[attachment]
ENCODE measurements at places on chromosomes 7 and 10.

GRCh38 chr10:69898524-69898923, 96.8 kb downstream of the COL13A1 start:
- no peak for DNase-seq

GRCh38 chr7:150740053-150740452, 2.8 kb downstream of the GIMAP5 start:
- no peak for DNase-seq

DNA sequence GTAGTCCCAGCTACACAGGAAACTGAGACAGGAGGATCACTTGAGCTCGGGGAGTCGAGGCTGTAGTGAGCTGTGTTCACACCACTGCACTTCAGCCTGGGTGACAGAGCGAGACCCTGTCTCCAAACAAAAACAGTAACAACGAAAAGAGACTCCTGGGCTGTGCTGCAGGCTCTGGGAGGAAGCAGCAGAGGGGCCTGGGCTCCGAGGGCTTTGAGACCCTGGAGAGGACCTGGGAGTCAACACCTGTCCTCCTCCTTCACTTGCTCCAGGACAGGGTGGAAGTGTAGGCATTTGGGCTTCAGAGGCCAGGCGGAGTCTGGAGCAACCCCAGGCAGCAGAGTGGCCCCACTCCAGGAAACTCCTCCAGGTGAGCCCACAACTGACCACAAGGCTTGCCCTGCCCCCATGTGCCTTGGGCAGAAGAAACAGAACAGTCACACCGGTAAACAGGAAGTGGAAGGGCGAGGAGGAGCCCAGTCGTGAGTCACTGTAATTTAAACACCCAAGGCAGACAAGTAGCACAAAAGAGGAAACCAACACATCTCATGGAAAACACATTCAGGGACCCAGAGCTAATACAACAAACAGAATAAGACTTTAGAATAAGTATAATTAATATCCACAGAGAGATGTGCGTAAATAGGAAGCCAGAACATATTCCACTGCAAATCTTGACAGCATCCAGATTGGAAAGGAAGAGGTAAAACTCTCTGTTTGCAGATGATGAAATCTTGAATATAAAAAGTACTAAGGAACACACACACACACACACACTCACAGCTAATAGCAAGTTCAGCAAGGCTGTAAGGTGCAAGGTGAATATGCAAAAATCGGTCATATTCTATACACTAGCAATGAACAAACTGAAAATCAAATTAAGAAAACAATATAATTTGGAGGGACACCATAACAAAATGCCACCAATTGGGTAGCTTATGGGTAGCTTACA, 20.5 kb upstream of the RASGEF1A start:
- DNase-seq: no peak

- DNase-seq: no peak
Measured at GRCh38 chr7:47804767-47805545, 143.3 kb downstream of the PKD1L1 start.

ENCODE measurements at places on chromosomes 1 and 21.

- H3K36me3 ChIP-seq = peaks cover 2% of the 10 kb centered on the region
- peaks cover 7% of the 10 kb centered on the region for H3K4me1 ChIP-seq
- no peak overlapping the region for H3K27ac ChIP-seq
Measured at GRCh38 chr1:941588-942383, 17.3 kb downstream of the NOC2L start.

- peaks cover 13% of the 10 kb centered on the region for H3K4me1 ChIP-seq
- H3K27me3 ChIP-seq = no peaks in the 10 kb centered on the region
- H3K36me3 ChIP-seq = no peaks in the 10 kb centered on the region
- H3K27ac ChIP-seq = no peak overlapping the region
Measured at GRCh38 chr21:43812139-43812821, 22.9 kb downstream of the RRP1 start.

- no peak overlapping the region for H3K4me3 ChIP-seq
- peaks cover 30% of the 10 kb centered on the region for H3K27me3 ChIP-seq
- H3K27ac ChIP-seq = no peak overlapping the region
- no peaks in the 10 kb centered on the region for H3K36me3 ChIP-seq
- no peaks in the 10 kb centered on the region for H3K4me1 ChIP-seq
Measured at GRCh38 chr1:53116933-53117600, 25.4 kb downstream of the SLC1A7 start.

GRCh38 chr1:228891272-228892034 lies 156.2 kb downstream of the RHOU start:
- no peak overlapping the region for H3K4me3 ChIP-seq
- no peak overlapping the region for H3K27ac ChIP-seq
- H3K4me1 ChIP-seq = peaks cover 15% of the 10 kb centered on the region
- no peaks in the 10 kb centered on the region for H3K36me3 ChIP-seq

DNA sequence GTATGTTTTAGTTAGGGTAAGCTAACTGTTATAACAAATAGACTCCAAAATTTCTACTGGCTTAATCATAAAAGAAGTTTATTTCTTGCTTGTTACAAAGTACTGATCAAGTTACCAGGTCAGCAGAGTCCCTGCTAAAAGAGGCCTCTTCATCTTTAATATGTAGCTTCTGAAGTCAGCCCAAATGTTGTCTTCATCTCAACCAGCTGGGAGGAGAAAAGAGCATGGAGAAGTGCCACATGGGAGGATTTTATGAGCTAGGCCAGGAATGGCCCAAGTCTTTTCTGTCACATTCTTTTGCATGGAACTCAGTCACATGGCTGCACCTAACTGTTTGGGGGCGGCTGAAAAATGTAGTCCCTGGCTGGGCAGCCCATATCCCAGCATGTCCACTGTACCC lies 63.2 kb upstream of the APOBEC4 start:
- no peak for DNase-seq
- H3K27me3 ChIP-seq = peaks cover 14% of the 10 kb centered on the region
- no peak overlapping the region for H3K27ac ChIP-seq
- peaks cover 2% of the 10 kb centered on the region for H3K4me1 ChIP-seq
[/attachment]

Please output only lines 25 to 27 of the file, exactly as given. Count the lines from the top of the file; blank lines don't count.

Measured at GRCh38 chr1:53116933-53117600, 25.4 kb downstream of the SLC1A7 start.

GRCh38 chr1:228891272-228892034 lies 156.2 kb downstream of the RHOU start:
- no peak overlapping the region for H3K4me3 ChIP-seq